Flushable wipes can clog your pipes and even damage your septic system.
Cities spend millions every year on plumbing problems caused by flushable wipes.
Hiring a plumber to clean your sewer line costs $175 to $400.
Replacing your septic system can cost up to $20,000.
Since labels on “flushable” wipes market them as safe, you should be able to flush them down your toilet, right? Unfortunately, that’s not the case. Most flushable wipes contain synthetic materials that make it impossible for your septic or sewer system to break them down.
Are Flushable Wipes Really Flushable?
We’ve all been tempted to toss a baby wipe in the toilet, and how harmful could that be? Technically, you can flush a flushable wipe and it probably won’t immediately clog your toilet. However, chances are that once the flushable wipe makes it to the first curve in your pipes, it’ll get stuck there. Worse yet, flushable wipes tend to build up over time until you have a bigger problem, like having to replace or clean your septic tank.
Why Flushable Wipes Don’t Flush
This isn’t the most cocktail-party-friendly topic, but toilet paper disintegrates in water, allowing it to flow through your plumbing system. Meanwhile, “flushable” wipes contain synthetic materials like plastic or polyester that don’t break down in water or pass through turns in the plumbing system.
Most of us know the dangers of flushing paper towels down the toilet—some of us have even experienced the panic that creeps up when you flush a paper towel and hold your breath to make sure it goes down. Due to the synthetic materials in flushable wipes, they hold together better than paper towels. Over time, because they don’t disintegrate like toilet paper, they will eventually clog your pipes and ultimately cause damage to your plumbing system.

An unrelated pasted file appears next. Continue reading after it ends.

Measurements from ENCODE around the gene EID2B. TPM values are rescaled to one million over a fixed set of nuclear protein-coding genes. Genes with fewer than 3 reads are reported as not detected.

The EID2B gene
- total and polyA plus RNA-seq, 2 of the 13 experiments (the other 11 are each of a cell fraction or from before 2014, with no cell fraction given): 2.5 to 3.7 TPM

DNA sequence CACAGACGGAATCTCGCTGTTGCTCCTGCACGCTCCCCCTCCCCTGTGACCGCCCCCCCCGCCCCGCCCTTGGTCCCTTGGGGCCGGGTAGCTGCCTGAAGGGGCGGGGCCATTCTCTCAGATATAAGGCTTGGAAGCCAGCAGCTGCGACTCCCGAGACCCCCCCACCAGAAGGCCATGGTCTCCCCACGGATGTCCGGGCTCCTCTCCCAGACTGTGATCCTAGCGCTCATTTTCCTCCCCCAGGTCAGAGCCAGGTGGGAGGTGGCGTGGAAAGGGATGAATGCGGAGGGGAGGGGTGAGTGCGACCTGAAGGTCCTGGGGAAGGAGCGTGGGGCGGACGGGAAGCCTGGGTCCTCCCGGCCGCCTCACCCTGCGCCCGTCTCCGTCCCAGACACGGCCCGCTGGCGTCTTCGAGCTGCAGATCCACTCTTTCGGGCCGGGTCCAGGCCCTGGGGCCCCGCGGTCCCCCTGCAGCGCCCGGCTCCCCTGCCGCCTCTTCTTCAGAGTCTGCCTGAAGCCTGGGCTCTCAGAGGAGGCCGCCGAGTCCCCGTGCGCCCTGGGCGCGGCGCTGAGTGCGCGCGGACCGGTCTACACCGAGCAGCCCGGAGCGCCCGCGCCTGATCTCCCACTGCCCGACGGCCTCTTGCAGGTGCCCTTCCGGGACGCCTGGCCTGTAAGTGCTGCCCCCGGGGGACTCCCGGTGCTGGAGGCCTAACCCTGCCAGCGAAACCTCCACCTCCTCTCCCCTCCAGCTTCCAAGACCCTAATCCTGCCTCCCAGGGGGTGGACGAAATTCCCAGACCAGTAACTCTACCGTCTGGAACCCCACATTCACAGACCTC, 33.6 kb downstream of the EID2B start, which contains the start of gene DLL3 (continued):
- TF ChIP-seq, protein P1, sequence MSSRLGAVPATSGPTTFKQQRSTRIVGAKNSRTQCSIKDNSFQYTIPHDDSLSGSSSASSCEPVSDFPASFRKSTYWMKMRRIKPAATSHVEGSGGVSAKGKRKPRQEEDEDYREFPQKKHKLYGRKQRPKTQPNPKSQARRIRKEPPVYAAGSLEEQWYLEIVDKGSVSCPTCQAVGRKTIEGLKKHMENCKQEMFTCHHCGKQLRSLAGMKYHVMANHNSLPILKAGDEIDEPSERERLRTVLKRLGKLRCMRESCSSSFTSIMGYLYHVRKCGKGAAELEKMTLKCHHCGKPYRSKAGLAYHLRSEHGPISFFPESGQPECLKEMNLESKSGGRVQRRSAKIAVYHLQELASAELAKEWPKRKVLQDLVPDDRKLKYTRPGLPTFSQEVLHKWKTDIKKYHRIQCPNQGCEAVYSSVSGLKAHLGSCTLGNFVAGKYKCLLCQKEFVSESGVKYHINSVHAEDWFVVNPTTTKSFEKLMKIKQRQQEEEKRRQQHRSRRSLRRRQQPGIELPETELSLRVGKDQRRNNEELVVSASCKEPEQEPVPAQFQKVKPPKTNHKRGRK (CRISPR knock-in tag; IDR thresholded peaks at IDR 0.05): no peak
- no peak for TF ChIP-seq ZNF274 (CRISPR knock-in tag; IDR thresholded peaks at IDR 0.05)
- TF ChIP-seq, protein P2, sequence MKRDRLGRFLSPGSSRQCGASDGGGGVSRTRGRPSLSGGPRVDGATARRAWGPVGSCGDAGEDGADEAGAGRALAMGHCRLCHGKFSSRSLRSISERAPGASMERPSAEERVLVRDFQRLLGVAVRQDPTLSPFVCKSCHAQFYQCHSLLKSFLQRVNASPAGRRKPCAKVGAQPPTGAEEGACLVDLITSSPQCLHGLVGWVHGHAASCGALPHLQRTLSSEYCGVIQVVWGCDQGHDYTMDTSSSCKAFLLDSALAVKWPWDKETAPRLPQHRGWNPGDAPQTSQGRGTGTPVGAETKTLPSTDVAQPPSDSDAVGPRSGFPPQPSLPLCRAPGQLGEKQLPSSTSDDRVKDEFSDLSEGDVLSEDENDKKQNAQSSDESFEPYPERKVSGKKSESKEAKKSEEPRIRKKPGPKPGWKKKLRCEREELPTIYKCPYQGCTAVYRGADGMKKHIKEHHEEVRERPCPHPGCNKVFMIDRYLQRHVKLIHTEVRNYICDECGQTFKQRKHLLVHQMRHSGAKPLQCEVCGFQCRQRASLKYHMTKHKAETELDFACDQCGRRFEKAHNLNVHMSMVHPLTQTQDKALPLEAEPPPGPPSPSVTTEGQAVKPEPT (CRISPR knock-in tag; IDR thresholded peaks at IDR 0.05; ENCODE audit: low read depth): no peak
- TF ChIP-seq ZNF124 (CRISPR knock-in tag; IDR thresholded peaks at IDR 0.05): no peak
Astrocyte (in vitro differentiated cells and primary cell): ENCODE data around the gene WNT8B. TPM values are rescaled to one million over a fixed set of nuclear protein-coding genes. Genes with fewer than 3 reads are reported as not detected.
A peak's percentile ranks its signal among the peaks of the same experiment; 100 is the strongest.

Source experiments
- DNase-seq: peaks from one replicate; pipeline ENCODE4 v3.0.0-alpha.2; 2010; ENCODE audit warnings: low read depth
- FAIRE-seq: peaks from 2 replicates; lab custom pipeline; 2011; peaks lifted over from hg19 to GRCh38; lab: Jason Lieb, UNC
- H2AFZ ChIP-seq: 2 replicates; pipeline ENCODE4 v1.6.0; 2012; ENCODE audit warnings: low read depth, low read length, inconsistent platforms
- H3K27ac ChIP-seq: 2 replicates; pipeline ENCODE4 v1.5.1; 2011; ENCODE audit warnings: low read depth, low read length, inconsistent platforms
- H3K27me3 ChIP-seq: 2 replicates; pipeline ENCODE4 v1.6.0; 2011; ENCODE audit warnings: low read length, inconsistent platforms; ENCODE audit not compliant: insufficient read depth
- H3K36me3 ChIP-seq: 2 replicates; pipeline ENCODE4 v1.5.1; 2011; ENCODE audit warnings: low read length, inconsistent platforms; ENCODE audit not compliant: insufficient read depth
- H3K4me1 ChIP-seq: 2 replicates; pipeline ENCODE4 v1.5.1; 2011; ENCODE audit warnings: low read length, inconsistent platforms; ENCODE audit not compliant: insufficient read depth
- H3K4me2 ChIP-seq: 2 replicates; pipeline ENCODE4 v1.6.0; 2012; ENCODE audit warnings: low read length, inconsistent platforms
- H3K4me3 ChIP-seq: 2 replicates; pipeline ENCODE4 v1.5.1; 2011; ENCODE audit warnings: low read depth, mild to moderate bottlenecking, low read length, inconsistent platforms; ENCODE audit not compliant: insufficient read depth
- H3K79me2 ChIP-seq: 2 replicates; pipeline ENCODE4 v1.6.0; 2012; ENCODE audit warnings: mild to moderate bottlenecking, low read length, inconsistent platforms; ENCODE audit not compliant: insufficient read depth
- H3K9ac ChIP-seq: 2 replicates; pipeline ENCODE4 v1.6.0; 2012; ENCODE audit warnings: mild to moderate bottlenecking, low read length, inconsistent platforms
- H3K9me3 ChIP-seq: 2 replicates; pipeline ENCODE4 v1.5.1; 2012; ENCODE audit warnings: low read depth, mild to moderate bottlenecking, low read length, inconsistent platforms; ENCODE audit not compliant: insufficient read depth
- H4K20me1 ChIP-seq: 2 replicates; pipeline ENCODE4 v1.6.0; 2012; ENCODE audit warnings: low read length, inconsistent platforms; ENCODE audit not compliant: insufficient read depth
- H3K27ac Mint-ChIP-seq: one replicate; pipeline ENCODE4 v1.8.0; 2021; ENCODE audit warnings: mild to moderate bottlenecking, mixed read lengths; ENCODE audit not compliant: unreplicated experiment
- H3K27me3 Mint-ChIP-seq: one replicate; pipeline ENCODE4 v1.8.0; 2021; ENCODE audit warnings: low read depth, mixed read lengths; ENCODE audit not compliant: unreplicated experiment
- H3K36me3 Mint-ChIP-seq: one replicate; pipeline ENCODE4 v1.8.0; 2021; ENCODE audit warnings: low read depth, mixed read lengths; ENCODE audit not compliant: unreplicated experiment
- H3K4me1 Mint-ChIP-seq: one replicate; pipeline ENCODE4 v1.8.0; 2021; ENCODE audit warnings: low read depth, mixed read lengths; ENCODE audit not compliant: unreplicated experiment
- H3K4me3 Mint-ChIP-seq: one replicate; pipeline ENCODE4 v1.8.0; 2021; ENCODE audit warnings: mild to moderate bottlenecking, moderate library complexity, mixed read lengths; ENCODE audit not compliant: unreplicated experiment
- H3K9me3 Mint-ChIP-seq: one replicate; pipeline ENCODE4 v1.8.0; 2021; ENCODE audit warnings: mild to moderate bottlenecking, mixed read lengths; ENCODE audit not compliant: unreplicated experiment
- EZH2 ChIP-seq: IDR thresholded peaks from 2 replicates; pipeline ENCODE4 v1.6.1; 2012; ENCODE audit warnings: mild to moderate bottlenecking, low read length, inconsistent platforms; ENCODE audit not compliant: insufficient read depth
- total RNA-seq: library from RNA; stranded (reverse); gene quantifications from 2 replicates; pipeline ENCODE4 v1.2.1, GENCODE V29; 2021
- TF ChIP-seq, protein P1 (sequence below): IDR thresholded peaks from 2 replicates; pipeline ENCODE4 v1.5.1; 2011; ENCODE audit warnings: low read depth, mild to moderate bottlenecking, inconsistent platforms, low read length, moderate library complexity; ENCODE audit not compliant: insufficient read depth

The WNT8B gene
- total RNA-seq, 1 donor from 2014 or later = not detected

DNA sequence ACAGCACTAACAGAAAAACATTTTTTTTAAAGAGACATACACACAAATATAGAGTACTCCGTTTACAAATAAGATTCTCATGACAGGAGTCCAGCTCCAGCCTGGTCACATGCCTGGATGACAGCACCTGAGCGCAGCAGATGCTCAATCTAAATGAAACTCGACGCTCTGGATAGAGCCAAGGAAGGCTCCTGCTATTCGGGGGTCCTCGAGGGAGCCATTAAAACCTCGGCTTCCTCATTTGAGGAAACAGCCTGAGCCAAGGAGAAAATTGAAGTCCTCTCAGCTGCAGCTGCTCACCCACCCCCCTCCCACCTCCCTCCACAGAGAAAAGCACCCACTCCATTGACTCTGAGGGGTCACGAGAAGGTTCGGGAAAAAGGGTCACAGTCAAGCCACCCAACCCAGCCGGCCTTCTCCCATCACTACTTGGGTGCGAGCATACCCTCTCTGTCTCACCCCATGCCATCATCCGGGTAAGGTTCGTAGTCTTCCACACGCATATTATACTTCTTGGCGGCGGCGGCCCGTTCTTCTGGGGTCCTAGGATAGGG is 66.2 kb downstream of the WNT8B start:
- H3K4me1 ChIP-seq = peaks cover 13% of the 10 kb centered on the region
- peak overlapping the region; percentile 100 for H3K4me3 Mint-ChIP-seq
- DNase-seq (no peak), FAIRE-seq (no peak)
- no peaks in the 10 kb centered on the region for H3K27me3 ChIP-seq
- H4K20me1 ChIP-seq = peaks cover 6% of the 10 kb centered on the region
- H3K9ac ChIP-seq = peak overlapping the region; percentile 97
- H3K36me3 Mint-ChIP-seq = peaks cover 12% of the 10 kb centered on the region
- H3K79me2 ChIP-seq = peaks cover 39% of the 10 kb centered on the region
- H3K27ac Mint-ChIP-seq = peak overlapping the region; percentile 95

The Larger Problem With Flushable Wipes
When one person uses flushable wipes, they will likely cause plumbing problems, toilet overflows, and septic issues. But if more and more people in a neighborhood start using flushable wipes, it has a larger impact on city sewage equipment.
Sewage pumps have impellers inside them that pump water through the system. Flushable wipes clog the system, get caught on the impellers, and can cause the entire system to shut down. Think of it like taking a ball of string and wrapping it around the blades of a fan; your fan might not stop immediately, but the string will quickly get tangled and cause a big old mess.
Even worse, when flushable wipes come in contact with oils and fats in the sewage system, they can cause huge solid waste clogs known as “fatbergs.” Fatbergs are dangerous and expensive for cities to get rid of. It can take weeks for teams of workers to clean out a large fatberg.
Why Are Wipes Called Flushable If They Aren’t?
As of now, there aren’t any laws requiring companies to prove that their products are flushable. In other words, packaging can say a product like baby wipes or wet wipes is flushable even though there isn’t any proof.
A study conducted at Ryerson University in 2019 tested 101 single-use products, including 23 labeled as flushable. None of the single-wipe products passed a sewer system test.
Even though we know these products create problems for household plumbing and city sewer systems, consumers experience confusion due to marketing promoting products as flushable.
The Cost of Using Flushable Wipes
Hiring a local plumber in a plumbing emergency will typically cost between $45 and $200 per hour, and the average cost to clean a sewer line is usually $175 to $400. But the problem of flushable wipes costs cities millions of dollars every year, and if your septic system breaks because of the wipes, a new septic system costs up to $20,000.
How to Keep Your Pipes Clear
In simple terms, don’t flush anything but toilet paper down your toilet and avoid rinsing fats and oils down your sink. If you think you have a problem, call a local plumber right away to have it fixed before it builds up into a plumbing emergency.